Abstract

OBJECTIVES To assess the efficacy (defined as improvements in maximum urinary flow rate [Qmax ] of ≥50%, post-void residual urine volume [PVR] and scores on the International Prostate Symptom Score [IPSS] questionnaire) and safety of urethral sphincter injections of onabotulinumtoxinA in women with a primary disorder of urethral sphincter relaxation, characterised by an elevated urethral pressure profile (UPP) and specific findings at urethral sphincter electromyography (EMG), i.e. Fowler's syndrome. PATIENTS AND METHODS In this open-label pilot Institutional Review Board-approved study, 10 women with a primary disorder of urethral sphincter relaxation (elevated UPP, sphincter volume, and abnormal EMG) presenting with obstructed voiding (five) or in complete urinary retention (five) were recruited from a single tertiary referral centre. Baseline symptoms were assessed using the IPSS, and Qmax and PVR were measured. After 2% lidocaine injection, 100 U of onabotulinumtoxinA was injected into the striated urethral sphincter, divided on either side, under EMG guidance. Patients were reviewed at 1, 4 and 10 weeks after injection, and assessed using the IPSS, Qmax and PVR measurements. The UPP was repeated at week 4. RESULTS The mean (range) patient age was 40 (25-65) years, and the mean symptom scores on the IPSS improved from 25.6 to 14.1, and the mean 'bother' score reduced from 6.1 to 3.5 at week 10. As compared with a baseline mean Qmax of 8.12 mL/s in the women who could void, the Qmax improved to 15.8 mL/s at week 10. Four of the five women in complete retention could void spontaneously, with a mean Qmax of 14.3 mL/s at week 10. The mean PVR decreased from 260 to 89 mL and the mean static UPP improved from 113 cmH2 O at baseline to 90 cmH2 O. No serious side-effects were reported. Three women with a history of recurrent urinary tract infections developed a urinary tract infection. There were no reports of stress urinary incontinence. Seven of the 10 women opted to return for repeat injections. CONCLUSIONS This pilot study shows an improvement in patient-reported lower urinary tract symptoms, and the objective parameters of Qmax , PVR and UPP, at 10 weeks after urethral sphincter injections of onabotulinumtoxinA. No serious side-effects were reported. This treatment could represent a safe outpatient treatment for young women in retention due to a primary disorder of urethral sphincter relaxation. However, a larger study is required to confirm the findings of this pilot study.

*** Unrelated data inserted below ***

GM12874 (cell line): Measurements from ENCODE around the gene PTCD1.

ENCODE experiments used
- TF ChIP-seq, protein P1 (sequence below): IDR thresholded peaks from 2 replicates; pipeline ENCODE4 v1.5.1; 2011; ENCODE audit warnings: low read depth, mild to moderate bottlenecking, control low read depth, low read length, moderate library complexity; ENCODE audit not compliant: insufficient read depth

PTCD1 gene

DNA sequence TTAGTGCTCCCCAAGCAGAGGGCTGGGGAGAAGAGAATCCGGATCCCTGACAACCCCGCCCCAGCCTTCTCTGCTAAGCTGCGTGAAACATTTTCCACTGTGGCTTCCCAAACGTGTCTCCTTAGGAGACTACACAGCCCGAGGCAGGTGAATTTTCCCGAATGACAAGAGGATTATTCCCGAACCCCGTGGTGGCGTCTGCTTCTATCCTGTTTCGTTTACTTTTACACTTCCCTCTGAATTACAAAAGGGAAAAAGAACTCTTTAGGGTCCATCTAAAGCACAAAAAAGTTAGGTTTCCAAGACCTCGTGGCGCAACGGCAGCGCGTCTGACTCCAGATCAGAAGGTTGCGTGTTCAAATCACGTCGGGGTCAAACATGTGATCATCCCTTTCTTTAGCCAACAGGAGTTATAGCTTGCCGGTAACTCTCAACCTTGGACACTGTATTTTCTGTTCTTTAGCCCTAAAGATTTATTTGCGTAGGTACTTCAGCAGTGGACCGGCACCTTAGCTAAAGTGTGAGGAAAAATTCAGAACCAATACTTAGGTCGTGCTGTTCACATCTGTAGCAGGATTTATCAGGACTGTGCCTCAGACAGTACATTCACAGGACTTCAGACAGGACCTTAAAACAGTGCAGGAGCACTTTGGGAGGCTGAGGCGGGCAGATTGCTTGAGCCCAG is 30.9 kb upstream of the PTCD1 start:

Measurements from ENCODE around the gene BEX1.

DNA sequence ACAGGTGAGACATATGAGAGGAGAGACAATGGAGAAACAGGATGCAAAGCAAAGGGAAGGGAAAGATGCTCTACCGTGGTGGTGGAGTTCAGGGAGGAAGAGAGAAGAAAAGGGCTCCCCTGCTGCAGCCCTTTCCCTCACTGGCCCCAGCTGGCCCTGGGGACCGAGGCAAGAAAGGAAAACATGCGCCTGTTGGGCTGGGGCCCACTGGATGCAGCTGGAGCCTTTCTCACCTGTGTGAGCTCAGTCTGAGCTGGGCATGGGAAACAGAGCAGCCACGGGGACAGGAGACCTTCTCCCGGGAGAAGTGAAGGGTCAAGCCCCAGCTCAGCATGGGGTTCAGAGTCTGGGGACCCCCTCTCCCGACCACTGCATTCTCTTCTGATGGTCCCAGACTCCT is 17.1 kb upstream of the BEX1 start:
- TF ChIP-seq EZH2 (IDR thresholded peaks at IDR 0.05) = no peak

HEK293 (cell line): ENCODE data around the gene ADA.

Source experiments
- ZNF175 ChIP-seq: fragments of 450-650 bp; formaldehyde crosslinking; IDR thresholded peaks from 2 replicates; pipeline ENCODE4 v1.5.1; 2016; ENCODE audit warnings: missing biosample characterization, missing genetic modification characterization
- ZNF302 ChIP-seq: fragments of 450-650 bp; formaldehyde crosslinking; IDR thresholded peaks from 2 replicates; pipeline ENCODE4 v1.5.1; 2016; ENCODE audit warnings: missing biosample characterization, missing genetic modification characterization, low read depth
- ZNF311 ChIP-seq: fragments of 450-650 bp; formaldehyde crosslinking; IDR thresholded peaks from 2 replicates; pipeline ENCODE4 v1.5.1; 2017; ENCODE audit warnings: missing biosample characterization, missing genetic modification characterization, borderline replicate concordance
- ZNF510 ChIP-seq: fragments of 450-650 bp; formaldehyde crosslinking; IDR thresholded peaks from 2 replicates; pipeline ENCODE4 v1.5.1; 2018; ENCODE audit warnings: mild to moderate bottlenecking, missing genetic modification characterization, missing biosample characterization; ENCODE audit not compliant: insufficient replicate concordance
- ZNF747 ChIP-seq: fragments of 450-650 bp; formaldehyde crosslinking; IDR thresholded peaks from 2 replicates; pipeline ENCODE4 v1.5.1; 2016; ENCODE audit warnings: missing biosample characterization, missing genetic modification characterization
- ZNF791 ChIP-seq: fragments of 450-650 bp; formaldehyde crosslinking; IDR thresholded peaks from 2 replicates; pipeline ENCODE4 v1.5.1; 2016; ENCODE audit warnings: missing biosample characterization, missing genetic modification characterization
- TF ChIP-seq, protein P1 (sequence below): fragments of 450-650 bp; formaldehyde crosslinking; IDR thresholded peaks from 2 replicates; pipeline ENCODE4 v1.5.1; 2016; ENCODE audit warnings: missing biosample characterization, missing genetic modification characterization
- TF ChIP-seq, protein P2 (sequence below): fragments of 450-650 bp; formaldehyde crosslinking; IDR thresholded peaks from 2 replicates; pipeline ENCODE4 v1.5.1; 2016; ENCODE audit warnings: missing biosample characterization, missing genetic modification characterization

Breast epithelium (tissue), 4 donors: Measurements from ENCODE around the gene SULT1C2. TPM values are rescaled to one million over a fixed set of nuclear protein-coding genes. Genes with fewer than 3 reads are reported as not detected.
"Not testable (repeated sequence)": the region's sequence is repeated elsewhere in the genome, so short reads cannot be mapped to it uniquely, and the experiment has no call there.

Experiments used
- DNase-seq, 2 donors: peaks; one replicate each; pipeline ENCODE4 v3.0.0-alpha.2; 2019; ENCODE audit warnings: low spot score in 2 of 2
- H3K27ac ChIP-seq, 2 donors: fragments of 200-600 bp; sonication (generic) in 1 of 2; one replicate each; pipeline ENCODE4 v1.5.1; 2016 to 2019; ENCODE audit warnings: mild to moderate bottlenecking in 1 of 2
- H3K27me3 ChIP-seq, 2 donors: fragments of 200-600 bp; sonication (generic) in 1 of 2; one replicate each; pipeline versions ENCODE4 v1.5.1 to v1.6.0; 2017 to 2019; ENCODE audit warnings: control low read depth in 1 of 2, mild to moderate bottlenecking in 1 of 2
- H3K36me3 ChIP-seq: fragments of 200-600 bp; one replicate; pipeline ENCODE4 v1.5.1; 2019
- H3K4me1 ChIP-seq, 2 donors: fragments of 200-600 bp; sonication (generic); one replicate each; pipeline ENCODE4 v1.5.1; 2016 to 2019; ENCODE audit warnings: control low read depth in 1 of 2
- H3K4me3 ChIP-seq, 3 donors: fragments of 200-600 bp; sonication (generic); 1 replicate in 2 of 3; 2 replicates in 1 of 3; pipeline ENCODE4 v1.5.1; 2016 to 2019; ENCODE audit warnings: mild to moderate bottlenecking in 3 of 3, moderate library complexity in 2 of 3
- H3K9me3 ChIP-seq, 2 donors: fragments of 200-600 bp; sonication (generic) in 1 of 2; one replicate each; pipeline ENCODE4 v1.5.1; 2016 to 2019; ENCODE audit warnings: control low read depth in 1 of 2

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Additional indexing

Item Type:Journal Article, refereed, original work
Communities & Collections:04 Faculty of Medicine > Balgrist University Hospital, Swiss Spinal Cord Injury Center
Dewey Decimal Classification:610 Medicine & health
Language:English
Date:5 October 2015
Deposited On:07 Nov 2016 11:04
Last Modified:13 Nov 2016 06:55
Publisher:Wiley-Blackwell Publishing, Inc.
ISSN:1464-4096
Publisher DOI:https://doi.org/10.1111/bju.13342
PubMed ID:26435296